Chompoo Araya is really the perfect choice for this role, because in order to work on Thai TV she has be able to turn on her tear faucet as easy as most folks turn the tap on their kitchen sink.

But one of the many problems with this movie is that Chompoo, despite being the star and central figure, is sidelined by various nonsensical subplots involving the supporting characters, namely her father, played by Akom Preedakul, a.k.a.  Kom Chaunchuen, and her gay cross-dressing brother, portrayed by Jaroenporn "Kotee" Ornlamai.

Kom's character is a retired military man who can't let go of his former career. He's haunted by an incident on the battlefield, and apparently suffers from terminal post-traumatic stress syndrome. Despite his unkempt facial hair, unruly mane and not-so-trim physique, he holds on to his military bearing and wears a uniform everywhere.

Among the shenanigans involving Kom's character is an outing to a paintball range with his old army buddies. It's run by Ho's wannabe rock star childhood friend Boyd (Ray MacDonald). The fun turns disastrous when dear old dad opens up with real bullets rather than paintballs.

Kom's character Nawa is also ashamed that his son is gay, and scolds the boy for dressing up in women's clothes, engaging in less-than-manly activities and having a boy-toy boyfriend. Kotee, as always, commits fully to the character, squeezing his rotund figure into tight outfits. A humorous aside is the "Yes! You Can Do" self-help videos Nawa records, offering tips on everything from makeup to robot dancing. At one point, Kotee strips to the waist, letting fly his large man boobs and corpulent tummy. The stunt earns him gales of laughter from the audience but does nothing to advance the plot.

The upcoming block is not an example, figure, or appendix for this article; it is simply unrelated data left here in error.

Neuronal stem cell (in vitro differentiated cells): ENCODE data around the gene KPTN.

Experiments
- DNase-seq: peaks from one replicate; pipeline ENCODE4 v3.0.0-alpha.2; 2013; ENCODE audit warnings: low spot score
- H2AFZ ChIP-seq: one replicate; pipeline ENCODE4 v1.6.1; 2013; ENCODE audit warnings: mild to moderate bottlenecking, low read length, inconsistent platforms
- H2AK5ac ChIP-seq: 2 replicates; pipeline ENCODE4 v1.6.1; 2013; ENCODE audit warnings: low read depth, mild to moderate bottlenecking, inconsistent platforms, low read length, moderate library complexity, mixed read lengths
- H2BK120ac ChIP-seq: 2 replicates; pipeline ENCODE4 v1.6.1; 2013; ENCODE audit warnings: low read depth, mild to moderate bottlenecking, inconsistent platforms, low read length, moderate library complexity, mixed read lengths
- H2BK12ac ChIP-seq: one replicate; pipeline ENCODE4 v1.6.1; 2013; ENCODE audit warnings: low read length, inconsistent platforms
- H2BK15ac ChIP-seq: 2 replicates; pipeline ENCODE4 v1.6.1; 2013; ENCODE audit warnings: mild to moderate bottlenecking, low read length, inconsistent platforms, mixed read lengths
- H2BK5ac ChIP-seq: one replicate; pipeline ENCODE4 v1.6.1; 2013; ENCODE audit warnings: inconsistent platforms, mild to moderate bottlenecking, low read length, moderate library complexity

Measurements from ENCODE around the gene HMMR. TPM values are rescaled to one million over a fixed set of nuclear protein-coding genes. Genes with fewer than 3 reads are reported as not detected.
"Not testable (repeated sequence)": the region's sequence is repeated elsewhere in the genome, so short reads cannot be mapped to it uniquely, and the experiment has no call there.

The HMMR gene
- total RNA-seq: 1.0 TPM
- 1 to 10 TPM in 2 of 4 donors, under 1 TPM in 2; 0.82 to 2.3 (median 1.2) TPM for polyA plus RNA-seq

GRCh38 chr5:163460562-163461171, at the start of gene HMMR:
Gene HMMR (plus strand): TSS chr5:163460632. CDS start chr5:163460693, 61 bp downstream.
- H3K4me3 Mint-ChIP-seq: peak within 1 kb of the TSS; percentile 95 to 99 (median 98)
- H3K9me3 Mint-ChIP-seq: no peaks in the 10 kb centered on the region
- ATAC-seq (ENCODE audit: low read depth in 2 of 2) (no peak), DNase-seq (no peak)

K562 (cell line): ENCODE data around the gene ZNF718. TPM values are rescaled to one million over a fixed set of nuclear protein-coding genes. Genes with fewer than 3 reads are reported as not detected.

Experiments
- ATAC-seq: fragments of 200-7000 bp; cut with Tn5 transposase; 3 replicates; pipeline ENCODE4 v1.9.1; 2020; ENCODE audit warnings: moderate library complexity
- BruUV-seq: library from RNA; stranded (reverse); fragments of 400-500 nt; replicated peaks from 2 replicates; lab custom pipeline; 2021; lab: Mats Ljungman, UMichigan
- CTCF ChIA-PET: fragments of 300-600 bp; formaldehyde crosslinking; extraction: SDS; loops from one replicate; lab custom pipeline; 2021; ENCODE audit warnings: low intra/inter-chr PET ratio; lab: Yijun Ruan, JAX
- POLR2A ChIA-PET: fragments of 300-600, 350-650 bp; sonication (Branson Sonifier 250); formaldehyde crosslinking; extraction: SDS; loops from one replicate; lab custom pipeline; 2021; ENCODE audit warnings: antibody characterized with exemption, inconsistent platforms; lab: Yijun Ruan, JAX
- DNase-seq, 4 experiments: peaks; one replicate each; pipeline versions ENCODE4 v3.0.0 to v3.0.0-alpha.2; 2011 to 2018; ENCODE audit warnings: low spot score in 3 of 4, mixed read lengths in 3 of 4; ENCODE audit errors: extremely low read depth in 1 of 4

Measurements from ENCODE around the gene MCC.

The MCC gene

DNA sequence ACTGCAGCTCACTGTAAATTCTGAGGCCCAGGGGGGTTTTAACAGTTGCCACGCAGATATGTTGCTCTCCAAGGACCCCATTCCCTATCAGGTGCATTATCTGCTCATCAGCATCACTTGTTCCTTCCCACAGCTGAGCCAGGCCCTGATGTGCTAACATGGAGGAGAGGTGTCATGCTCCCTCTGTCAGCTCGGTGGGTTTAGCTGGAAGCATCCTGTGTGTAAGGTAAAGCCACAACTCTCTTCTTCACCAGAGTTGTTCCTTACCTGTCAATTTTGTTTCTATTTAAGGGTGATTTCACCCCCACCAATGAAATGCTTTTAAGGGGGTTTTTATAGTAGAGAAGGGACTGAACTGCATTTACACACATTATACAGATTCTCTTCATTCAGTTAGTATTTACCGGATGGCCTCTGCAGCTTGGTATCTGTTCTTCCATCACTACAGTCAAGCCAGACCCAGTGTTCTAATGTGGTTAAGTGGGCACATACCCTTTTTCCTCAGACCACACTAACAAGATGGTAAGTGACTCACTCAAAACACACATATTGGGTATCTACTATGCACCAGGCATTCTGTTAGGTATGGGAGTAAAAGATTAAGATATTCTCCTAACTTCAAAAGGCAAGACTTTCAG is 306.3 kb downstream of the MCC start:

Plot? Oh yeah. Plot. Eventually, somewhere toward the end of the movie they get around to that. Ho still desperately wants to have children but doesn't want to give up her virginity. However, her best friend, the dear old childhood chum Dr. Doc (Teeradate Methavorrayuth), is as it turns out, an obstetrician. He informs her that her eggs are dying, and if she doesn't get pregnant soon, she won't be able to have kids.

At the urging of her gal pals, she tries a weekend hookup with her supposed boyfriend, the paintball-range operator Boyd. But Boyd is simply too aggressive, and scares the tearful Chompoo off. Ray brings his usual dramatic intensity, but shows off his comedic range as he rattles off a string of insults when he breaks up with Ho.

The next likely candidate is her BFF, Doc. But will it be too late by the time they finally get around to being more than friends?

Unfortunately by then, time has run out and the end credits are running alongside outtakes involving Kotee's character and his self-help videos.

See also:




2 comments:

  1. I was able to see this movie in Ayutthaya the other day, and it was my first introduction to Thai cinema. As farang, I was worried I would not understand Thai humour but I gave it a try nonetheless. Much to my relief, the movie had English subtitles so at least I could understand what was said. Even though I can understand some of the points made in the above review, I can say I liked the movie very much. It was great fun and especially Kom and Kornee's performances were outstanding.

    ReplyDelete
  2. Just wanna ask, d0 u kn0w where their film this m0vie? the places?

    ReplyDelete